VTT Develops Biobased PEF from Pectin-Containing Agricultural Waste
The carbon footprint of plastic bottles can be lowered by 50% says VTT technical research center when replacing their raw PET material with PEF made from citrus peel and sugar beet pulp.
New technology developed by Finland’s VTT technical research center enables the use of pectin-containing agricultural waste, such as citrus peel and sugar beet pulp, as a raw material for biobased PEF (polyethylene furanoate) for replacing fossil-based PET.
According to VTT, replacing fossil-based PET with plant-based PEF polymers can lower the carbon footprint of plastic bottles and food packaging by 50%. “In the near future, you may buy orange juice in bottles that are made of orange peel. VTT’s novel technology provides a circular approach to using food waste streams for high-performance food packaging material, and at the same time reducing greenhouse gas emissions,” explained VTT professor of practice Holger Pöhler.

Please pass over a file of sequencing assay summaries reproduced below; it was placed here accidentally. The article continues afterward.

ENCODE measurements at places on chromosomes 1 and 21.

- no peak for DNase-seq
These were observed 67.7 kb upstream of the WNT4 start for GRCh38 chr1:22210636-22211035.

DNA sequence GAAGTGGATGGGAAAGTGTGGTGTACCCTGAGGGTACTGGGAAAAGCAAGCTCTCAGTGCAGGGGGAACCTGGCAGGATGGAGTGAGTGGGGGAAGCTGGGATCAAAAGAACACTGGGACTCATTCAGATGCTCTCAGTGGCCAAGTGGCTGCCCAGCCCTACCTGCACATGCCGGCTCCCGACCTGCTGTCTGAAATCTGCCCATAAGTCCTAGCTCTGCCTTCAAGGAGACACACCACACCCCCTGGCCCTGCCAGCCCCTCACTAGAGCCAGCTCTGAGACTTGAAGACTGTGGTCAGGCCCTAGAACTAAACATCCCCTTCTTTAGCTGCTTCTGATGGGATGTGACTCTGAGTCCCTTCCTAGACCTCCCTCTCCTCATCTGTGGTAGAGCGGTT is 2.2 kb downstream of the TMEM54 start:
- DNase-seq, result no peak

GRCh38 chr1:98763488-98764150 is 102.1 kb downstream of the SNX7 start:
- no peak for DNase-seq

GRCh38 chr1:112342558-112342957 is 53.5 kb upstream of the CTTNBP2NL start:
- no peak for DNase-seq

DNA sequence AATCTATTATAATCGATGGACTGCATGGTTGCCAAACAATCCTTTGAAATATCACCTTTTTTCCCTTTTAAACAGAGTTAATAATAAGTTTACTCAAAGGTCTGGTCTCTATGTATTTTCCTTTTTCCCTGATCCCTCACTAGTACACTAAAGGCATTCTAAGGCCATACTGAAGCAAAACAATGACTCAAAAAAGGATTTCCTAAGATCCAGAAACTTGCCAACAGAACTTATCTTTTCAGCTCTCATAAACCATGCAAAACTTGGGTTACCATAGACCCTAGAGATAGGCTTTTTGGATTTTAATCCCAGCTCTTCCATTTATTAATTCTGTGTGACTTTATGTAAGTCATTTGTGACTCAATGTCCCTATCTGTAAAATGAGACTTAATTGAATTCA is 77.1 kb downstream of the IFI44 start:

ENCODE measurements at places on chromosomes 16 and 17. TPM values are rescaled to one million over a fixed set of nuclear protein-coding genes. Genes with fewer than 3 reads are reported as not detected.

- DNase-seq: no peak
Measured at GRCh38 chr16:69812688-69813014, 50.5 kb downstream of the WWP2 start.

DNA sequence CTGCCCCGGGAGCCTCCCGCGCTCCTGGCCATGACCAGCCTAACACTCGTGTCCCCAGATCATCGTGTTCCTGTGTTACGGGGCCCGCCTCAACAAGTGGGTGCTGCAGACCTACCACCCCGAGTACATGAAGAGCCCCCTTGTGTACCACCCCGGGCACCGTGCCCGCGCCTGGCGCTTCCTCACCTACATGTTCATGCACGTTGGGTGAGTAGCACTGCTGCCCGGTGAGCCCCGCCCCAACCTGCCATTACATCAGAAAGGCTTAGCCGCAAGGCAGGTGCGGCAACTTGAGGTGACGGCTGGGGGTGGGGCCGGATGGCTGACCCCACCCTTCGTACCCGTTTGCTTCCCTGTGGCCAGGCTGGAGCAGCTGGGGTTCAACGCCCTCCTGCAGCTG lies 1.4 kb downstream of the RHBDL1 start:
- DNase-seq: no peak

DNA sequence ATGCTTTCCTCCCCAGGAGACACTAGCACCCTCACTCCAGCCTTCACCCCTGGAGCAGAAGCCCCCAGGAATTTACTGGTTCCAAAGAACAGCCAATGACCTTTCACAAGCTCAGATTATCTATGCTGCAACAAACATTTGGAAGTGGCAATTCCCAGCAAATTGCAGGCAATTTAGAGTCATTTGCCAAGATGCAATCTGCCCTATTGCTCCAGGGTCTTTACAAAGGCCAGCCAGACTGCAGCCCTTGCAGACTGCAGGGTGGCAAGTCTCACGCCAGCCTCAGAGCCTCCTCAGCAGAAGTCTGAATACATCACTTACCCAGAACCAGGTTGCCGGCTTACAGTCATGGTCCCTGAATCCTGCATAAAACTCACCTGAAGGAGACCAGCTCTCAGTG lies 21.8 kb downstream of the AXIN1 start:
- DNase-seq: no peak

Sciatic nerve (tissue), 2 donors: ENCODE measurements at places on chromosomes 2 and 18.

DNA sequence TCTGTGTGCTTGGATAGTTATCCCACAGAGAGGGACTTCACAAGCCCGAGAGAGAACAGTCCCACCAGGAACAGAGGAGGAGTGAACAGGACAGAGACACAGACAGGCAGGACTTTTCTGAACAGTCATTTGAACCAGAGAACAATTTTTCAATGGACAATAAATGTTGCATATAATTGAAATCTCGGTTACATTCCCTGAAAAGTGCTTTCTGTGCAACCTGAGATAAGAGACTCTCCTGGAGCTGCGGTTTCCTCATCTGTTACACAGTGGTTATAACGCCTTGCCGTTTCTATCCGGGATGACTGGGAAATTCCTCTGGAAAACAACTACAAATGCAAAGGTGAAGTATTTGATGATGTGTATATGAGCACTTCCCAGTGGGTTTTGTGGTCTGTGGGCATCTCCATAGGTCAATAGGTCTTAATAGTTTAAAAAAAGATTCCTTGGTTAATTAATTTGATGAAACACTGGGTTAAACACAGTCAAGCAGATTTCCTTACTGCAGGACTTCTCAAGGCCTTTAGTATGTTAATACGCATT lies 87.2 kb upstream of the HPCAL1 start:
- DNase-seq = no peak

Moreover, the barrier properties of PEF plastic have been shown to surpass those of PET, translating to a longer shelf life for food products. The VTT technology boasts significant advantages for making biobased PEF. It uses a stable intermediate for the production of FDCA (2,5-furandicarboxylic acid), one of the monomers of PEF, which reportedly enables a highly efficient process. In addition, utilizing pectin-containing waste streams opens up new possibilities for the circular economy of plastics.
VTT’s unique scale-up infrastructure from laboratory to pilot scale ensures that its newly patented technology will be brought to a technology readiness level that will allow polymer manufacturers’ easy transition to full scale.
Polylactic acid, first synthesized a half-century ago, has finally arrived as an alternative to PET, HIPS, PVC, and cellulosics in some high-clarity packaging roles.
Though often criticized, MFR is a very good gauge of the relative average molecular weight of the polymer. Since molecular weight (MW) is the driving force behind performance in polymers, it turns out to be a very useful number.
Lightweight, strong, and low-cost, natural fibers are poised to replace glass and mineral fillers in numerous interior parts.